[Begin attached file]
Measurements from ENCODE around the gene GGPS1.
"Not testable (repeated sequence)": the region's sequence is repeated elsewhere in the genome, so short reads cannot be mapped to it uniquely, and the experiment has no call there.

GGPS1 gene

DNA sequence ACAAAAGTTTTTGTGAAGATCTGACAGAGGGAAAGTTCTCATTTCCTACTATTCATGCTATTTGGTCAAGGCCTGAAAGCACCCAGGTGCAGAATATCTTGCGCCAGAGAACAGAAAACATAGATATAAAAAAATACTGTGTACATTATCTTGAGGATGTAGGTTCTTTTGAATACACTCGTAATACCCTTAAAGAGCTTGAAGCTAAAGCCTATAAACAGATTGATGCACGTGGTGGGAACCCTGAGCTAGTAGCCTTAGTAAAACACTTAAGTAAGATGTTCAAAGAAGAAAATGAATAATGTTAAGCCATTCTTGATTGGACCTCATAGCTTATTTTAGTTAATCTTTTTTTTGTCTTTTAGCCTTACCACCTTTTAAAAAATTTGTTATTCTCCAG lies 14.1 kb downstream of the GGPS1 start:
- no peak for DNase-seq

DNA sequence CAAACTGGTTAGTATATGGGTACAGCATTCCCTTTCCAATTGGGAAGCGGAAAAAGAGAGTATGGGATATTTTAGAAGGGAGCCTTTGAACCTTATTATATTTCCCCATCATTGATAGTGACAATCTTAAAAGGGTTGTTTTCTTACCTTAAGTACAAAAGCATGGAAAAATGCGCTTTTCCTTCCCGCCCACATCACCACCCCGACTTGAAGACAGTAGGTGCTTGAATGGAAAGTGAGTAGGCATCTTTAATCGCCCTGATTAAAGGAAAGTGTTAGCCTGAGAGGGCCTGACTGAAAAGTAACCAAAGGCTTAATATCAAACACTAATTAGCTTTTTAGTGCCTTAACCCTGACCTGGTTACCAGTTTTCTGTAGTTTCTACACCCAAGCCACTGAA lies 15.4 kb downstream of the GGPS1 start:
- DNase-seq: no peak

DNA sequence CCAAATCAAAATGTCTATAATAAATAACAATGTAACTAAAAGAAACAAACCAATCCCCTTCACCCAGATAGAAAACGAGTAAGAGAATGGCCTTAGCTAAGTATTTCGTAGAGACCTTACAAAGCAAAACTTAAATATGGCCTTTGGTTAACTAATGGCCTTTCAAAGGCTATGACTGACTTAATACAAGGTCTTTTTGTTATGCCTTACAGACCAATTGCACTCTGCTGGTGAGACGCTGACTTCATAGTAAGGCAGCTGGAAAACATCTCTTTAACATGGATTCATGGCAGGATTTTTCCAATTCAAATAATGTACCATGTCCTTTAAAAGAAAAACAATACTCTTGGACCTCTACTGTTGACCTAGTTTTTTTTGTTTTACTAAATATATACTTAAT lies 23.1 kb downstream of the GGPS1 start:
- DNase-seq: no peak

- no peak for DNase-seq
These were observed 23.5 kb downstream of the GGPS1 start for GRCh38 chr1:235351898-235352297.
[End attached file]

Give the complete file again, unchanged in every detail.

Measurements from ENCODE around the gene GGPS1.
"Not testable (repeated sequence)": the region's sequence is repeated elsewhere in the genome, so short reads cannot be mapped to it uniquely, and the experiment has no call there.

GGPS1 gene

DNA sequence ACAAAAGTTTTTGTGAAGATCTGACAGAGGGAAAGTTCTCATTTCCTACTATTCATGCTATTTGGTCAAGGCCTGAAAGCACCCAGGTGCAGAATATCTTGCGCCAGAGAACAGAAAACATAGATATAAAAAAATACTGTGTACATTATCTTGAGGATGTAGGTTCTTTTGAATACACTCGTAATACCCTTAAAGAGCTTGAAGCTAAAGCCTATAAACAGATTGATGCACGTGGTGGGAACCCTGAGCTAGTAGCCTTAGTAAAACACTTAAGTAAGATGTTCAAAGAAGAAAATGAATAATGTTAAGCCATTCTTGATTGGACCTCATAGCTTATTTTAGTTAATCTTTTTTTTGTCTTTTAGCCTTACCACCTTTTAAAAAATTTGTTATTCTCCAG lies 14.1 kb downstream of the GGPS1 start:
- no peak for DNase-seq

DNA sequence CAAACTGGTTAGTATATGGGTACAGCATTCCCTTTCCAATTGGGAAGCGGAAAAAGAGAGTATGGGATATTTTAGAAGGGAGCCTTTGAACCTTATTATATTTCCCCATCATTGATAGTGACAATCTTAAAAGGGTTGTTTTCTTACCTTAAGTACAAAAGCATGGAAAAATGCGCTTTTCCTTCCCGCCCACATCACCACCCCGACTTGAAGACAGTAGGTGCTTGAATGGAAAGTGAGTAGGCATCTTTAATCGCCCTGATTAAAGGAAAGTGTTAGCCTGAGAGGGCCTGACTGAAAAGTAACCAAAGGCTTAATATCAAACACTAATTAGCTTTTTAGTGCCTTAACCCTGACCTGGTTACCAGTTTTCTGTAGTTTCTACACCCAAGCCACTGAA lies 15.4 kb downstream of the GGPS1 start:
- DNase-seq: no peak

DNA sequence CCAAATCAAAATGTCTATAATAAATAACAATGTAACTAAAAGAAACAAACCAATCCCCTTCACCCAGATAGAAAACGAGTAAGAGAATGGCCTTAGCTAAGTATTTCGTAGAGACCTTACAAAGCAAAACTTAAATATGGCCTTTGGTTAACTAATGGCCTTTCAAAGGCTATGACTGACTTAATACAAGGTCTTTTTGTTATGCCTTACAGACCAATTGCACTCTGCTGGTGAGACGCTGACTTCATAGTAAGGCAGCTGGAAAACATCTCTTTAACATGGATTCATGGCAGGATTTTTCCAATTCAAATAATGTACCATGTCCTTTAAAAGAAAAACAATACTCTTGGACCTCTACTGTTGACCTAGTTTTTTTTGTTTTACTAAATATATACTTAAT lies 23.1 kb downstream of the GGPS1 start:
- DNase-seq: no peak

- no peak for DNase-seq
These were observed 23.5 kb downstream of the GGPS1 start for GRCh38 chr1:235351898-235352297.